12.We support the principle that schools and local authorities should have multiple options, such as food parcels and vouchers, for providing free school meals to their pupils. They are best placed to know what works best for their communities. It is important that families have the flexibility to meet their specific needs and preferences.
13.We heard evidence that many wholesalers who were providing pupils with food parcels, provided them in line with Government guidance. However, a minority of parcels were clearly unacceptable. It is therefore unfortunate that the failings of some suppliers, in terms of quality and value for money, led to a fall in public confidence in England given that parcels are the best option in some circumstances. It is important that the sector and Government learns from these failings and ensures that any future offering is consistently up to standard and delivers value for money. The problems with food parcels exacerbated the difficulties for wholesalers caused by short-notice school closures and led to significant losses for a sector that was already struggling. We look at the need for greater support for wholesalers in Chapter 2.
14.We know that during lockdown food insecurity is particularly likely amongst those eligible for free school meals. Therefore, in the event of another lockdown, Government should ensure that families of children who would normally receive free school meals continue to be able to feed their children.
15.During the first lockdown, those considered to be Clinically Extremely Vulnerable (CEV) were advised to shield from 22 March 2020. To support people asked to shield, who would otherwise struggle to access food, the Government centrally procured food parcels from two wholesalers, Bidfood and Brakes, at a cost of £208 million. The companies delivered in excess of 5 million parcels, before the shielding scheme ended on 6 July 2020.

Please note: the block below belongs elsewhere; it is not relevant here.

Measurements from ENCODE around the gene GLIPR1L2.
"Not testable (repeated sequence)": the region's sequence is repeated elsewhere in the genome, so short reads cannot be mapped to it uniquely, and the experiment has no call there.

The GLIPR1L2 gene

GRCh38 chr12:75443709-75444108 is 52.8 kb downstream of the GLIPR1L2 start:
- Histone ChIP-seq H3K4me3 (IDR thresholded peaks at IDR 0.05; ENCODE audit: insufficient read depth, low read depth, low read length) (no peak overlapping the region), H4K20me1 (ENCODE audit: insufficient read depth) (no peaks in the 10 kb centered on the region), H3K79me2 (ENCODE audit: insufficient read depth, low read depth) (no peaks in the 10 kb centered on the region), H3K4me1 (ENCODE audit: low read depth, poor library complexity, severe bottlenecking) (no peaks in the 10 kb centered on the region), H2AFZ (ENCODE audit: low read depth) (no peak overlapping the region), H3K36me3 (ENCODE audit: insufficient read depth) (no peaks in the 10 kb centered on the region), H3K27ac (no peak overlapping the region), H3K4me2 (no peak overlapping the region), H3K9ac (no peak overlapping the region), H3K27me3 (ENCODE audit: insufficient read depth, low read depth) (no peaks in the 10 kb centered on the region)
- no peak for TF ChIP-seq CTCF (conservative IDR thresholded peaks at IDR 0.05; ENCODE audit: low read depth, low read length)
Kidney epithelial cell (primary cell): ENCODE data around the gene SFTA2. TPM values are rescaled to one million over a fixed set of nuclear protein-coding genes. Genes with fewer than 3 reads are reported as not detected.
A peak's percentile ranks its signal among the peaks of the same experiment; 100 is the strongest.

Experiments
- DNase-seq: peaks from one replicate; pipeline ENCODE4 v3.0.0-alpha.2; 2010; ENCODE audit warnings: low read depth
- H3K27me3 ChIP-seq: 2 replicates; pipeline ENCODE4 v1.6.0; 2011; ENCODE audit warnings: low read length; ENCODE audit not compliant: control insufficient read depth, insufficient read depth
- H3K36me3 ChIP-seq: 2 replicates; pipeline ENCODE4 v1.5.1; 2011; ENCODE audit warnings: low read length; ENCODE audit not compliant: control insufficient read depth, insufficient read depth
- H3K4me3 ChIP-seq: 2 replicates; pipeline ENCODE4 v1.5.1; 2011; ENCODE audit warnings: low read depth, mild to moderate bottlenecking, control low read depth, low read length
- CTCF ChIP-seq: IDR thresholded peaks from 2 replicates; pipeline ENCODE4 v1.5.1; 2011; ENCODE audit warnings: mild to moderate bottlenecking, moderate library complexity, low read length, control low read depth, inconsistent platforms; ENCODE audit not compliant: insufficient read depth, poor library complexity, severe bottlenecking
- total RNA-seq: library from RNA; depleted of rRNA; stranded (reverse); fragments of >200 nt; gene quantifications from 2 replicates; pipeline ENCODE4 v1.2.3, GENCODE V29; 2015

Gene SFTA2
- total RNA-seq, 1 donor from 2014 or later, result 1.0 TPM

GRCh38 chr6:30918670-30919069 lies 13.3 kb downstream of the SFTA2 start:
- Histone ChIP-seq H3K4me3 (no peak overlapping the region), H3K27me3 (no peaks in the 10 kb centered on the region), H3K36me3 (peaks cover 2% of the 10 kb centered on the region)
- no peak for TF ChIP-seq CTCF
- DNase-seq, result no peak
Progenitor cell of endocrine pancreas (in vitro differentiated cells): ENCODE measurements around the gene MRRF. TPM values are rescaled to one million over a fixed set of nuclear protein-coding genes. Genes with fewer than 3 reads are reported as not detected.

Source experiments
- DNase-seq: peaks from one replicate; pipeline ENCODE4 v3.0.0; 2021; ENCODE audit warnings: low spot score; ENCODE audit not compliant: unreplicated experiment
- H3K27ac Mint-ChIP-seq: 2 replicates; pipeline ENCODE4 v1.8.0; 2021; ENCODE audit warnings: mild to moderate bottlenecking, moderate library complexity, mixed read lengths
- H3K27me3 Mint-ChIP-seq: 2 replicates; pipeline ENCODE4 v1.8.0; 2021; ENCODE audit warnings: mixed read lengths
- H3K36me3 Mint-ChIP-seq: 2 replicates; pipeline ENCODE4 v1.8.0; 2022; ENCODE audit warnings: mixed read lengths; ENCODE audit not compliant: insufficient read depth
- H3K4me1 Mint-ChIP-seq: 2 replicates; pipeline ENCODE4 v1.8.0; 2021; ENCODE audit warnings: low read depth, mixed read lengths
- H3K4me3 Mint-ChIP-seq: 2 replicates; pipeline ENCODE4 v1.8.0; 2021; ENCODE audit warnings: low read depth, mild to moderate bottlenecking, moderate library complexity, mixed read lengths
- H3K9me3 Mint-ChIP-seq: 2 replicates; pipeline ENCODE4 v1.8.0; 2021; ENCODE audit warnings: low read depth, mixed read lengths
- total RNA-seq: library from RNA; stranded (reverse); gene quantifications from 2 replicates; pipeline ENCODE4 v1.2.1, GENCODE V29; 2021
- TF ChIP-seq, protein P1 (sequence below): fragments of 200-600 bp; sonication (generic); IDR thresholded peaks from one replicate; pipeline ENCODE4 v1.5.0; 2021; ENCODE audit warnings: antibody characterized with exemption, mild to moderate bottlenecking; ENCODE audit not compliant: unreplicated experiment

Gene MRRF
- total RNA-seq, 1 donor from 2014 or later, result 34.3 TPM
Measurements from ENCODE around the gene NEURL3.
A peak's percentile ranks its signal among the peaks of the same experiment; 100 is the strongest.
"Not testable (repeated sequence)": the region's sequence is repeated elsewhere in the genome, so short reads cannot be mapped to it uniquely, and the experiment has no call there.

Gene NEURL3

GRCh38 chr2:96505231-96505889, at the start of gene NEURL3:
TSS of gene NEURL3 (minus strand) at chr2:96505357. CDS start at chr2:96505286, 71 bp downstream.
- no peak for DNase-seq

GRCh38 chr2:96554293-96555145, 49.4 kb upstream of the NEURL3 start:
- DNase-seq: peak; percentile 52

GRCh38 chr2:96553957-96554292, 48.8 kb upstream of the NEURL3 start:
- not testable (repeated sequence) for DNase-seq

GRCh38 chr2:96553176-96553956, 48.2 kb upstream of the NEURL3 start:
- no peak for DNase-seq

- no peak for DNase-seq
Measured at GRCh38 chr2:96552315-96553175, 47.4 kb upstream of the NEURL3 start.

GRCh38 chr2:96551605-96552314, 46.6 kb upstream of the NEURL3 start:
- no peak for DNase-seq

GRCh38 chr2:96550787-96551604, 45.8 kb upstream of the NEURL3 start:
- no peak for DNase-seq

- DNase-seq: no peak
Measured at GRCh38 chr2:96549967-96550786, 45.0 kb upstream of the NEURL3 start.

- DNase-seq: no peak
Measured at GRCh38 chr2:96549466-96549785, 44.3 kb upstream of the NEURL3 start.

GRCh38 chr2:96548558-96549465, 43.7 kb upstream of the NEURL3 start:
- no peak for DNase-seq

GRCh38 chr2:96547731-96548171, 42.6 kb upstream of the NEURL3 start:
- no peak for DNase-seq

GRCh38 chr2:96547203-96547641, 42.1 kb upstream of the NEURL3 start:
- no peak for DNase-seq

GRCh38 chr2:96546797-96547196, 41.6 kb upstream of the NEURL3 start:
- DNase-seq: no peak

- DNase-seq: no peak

16.Food boxes were initially criticised for having inadequate and non-nutritious contents. The British Dietetic Association stated that the boxes were “near identical for the many weeks” and “locally delivered packs created either by the charitable sector or local authorities were better in their content”. However, we concluded in our first report that they were “a valuable way of ensuring […] access to basic foodstuffs” and “many of the complaints about the contents of parcels were likely to relate to the early food parcels made from the emergency bulk food offer from Government to local authorities” but “once the centralised system was in place, it appeared to operate very well”.
17.In subsequent lockdowns, the Government has not reintroduced the food parcel scheme for the CEV; instead, it has encouraged them to register for supermarket online priority delivery slots or to use family members and in some cases local authorities. Victoria Prentis told the Women and Equalities Committee in September 2020 that “things have moved on [from food parcels] and we now have a system whereby people are able to access supermarket slots for their food in the normal way”. However Fazilet Hadi, Head of Policy at Disability Rights UK, pointed out to us the issue of “online delivery charges, which for people on fixed incomes are very, very high”, whilst the organisation, National Disabled People Against Cuts, highlighted problems with accessing delivery slots and receiving food substitutions that didn’t meet dietary and/or medical needs. Independent Age recommended the suspension of “delivery charges and reduce[ed] minimum spends for those with online priority delivery slots”. Fazilet Hadi also noted to us that “disabled people are disproportionately digitally excluded”.